denying the plaintiff the right to challenge divorce decree on basis of perjured testimony and false evidence because they constituted intrinsic fraud and statutory time for filing motion to vacate judgment had runSummary of this case from George v. Mcclure
Filed 4 August 1976
1. Rules of Civil Procedure 60; Judgments 17 — divorce obtained by perjury — judgment not void A divorce obtained by perjury relating to the separation of the parties is not void within the purview of G.S. 1A-1, Rule 60(b) (4), but is at most only voidable.
2. Rules of Civil Procedure 60; Judgments 27 — divorce obtained by perjury — no fraud upon the court — motion to set aside — statute limitations A divorce obtained by perjured testimony did not constitute a "fraud upon the court" within the meaning of G.S. 1A-1, Rule 60(b) (6), where defendant was personally served with process and thus had the opportunity of fully participating in the case, and the one-year statute of limitations of G.S. 1A-1 Rule 60(b) (3), was applicable to a motion to set aside the divorce for fraud.
3. Judgments 27 — extrinsic and intrinsic fraud The judgment of a court having jurisdiction over persons and subject matter can be attacked in equity after the time of appeal or other direct attack has expired only if the alleged fraud is extrinsic rather than intrinsic; fraud is extrinsic when it deprives the unsuccessful party of an opportunity to present his case to the court.
APPEAL by petitioner from Chaffin, Judge. Judgment entered 13 August 1975 in District Court, CAMDEN County. Heard in the Court of Appeals 6 April 1976.
Jennette, Morrison Austin, by C. Glenn Austin; Twiford, Abbott, Seawell, Trimpi Thompson, by C. Everett Thompson, for petitioner.
White, Hall, Mullen Brumsey, by John H. Hall, Jr., for respondent Nancy M. Jernigan.
Petitioner, Mary Elizabeth Bray Stokley, appellant, brought an action, through a motion in the cause, to vacate, declare void and set aside a divorce judgment entered 17 February 1965 in Recorders Court, Edgecombe County.
Charles Stokley and Mary Stokley were married on 20 January 1940. On 31 July 1964 a divorce complaint on the grounds of two years' separation, naming Charles Stokley as plaintiff and Mary Stokley as defendant, was filed in Recorders Court, Edgecombe County. Summons was issued on 7 August 1964 and served on Mary Stokley on 10 August 1964, in Pasquotank County. No answer or other pleading was filed by Mary Stokley. On February 17, 1965, a judgment of absolute divorce was entered in Edgecombe County.
Charles Stokley died intestate on 4 November 1972. Mary Stokley qualified and was issued letters of administration by the Clerk of Superior Court, Camden County on 22 November 1972. Thereafter on 15 June 1973, Nancy Mae Jernigan, sister of Charles Stokley, and respondent herein, petitioned the court for removal of Mary Stokley as administratrix, citing the grounds therefor to be the 1965 divorce decree. An order to that effect was entered whereupon an administrator de bonis non was appointed on 22 February 1974.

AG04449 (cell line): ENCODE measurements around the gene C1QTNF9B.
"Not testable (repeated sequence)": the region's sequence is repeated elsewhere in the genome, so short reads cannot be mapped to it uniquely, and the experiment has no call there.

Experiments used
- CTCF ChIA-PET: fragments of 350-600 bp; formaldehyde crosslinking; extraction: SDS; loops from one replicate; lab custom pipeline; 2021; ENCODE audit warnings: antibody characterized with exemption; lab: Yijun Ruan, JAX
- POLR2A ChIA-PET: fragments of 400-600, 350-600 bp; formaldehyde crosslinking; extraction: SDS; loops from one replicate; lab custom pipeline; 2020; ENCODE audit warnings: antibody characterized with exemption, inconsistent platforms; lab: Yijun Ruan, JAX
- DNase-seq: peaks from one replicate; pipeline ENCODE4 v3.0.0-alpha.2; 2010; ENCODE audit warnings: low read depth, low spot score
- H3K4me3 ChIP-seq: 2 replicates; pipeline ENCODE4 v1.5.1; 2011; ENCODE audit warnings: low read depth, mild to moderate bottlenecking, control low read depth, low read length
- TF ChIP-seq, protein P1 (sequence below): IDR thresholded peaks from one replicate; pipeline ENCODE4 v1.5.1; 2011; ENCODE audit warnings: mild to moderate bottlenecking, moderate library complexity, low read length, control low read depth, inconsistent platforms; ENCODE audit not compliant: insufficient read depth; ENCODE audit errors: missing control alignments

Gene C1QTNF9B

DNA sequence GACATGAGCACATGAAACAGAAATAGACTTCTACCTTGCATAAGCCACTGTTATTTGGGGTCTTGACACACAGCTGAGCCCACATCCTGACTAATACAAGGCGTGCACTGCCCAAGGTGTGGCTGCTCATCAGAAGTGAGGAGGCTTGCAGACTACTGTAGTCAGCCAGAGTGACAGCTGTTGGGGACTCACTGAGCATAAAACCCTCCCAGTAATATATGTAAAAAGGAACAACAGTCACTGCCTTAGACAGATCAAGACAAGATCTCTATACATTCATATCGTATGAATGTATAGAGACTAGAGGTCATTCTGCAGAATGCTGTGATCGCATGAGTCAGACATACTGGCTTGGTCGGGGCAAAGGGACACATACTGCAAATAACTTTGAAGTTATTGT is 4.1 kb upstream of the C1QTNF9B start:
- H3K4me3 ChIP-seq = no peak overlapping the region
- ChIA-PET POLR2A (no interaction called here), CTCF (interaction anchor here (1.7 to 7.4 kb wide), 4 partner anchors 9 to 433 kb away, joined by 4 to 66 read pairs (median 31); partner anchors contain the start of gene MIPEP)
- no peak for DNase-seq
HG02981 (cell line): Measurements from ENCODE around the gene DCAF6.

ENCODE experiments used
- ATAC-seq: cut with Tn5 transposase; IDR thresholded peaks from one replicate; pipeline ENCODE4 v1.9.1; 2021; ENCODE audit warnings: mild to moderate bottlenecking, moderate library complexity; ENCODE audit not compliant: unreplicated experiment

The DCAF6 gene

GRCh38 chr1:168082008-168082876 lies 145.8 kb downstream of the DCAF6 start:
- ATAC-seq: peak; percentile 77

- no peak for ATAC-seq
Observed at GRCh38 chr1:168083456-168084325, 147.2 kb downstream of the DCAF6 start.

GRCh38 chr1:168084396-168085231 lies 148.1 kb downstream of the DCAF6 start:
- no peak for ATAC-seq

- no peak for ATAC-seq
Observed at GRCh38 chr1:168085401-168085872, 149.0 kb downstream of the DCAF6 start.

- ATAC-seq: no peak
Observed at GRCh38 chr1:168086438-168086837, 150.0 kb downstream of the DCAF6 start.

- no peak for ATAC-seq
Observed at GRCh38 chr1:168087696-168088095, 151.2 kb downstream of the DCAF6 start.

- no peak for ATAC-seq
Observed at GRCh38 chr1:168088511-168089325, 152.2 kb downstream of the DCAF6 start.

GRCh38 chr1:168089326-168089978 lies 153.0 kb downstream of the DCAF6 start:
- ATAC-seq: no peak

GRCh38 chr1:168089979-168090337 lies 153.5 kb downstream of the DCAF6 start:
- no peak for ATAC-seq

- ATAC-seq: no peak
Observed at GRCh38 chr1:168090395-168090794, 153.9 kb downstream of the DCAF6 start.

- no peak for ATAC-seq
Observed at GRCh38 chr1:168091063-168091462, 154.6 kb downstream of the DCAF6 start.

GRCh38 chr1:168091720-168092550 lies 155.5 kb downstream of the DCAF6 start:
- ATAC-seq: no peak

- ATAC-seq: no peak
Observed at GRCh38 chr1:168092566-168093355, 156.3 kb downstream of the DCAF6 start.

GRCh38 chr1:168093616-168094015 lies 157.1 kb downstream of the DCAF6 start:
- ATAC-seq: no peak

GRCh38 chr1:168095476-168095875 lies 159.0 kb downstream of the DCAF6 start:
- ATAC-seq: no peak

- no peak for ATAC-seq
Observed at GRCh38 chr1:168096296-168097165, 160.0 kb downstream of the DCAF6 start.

On 10 June 1974 Mary Stokley filed a motion in District Court, Edgecombe County, pursuant to Rule 60 (b) (3), (4), and (6) of the North Carolina Rules of Civil Procedure to vacate, declare void and set aside the 1965 divorce judgment. Petitioner alleged in part:
a. That plaintiff and defendant did not, in fact, live separate and apart from each other for a period of two years next preceding the institution of the divorce action.
b. That prior to and at the time of trial plaintiff and defendant were, in fact, living together in Elizabeth City, North Carolina.
c. That before, during, and after the trial of the divorce action plaintiff and defendant were living together as husband and wife and continued to live together as husband and wife until plaintiff's death on November 4, 1972.
d. That defendant was without knowledge or notice of the trial of this action and that notice of the trial and judgment were fraudulently concealed from her until 18 June 1973.
e. That such conduct was a fraud upon the court, which fraud precluded the court's obtaining jurisdiction to enter final judgment, thereby voiding said judgment.
On 5 August 1974 the action was transferred from Edgecombe County to Camden County by consent of the parties.
The matter came on for hearing, without the intervention of a jury, in District Court, Camden County, North Carolina on 12 August 1975 at which time the court granted respondent's plea in bar to the petitioner's motion in the cause.
The petitioner appealed to the Court of Appeals.
The motion in the cause was made pursuant to Rule 60(b) (3), (4), and (6), Rules of Civil Procedure. The rule in pertinent part reads as follows: